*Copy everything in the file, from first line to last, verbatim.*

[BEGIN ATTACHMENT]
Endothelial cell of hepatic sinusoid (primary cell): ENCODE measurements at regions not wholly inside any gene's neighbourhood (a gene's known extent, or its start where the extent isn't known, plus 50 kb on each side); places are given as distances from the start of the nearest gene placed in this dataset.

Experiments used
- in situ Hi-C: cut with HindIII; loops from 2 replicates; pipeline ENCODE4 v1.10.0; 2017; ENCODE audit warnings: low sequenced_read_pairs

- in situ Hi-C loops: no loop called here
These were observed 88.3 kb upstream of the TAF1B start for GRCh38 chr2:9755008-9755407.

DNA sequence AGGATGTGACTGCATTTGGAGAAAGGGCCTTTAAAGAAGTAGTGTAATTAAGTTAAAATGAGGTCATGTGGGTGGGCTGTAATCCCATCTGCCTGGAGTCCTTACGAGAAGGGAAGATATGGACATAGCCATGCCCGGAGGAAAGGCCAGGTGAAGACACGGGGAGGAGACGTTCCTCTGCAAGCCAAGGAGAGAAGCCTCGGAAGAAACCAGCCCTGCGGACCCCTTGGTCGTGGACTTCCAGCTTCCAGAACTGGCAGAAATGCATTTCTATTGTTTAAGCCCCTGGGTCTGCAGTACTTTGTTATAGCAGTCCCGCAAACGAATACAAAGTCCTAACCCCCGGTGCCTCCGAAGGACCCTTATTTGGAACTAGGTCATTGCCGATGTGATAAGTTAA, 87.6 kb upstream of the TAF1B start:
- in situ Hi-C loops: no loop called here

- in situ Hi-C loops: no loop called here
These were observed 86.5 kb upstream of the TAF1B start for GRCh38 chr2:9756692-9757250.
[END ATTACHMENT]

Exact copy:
Endothelial cell of hepatic sinusoid (primary cell): ENCODE measurements at regions not wholly inside any gene's neighbourhood (a gene's known extent, or its start where the extent isn't known, plus 50 kb on each side); places are given as distances from the start of the nearest gene placed in this dataset.

Experiments used
- in situ Hi-C: cut with HindIII; loops from 2 replicates; pipeline ENCODE4 v1.10.0; 2017; ENCODE audit warnings: low sequenced_read_pairs

- in situ Hi-C loops: no loop called here
These were observed 88.3 kb upstream of the TAF1B start for GRCh38 chr2:9755008-9755407.

DNA sequence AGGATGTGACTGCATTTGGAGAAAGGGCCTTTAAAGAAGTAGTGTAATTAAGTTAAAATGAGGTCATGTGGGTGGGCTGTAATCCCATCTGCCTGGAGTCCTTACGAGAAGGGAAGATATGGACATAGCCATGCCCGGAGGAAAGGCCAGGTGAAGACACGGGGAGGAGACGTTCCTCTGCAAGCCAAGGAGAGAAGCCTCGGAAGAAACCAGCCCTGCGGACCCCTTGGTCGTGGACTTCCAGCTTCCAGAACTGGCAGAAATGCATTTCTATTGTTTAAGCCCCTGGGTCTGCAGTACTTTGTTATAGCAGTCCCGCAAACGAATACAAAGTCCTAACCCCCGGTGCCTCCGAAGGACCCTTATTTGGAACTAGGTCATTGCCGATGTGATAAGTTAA, 87.6 kb upstream of the TAF1B start:
- in situ Hi-C loops: no loop called here

- in situ Hi-C loops: no loop called here
These were observed 86.5 kb upstream of the TAF1B start for GRCh38 chr2:9756692-9757250.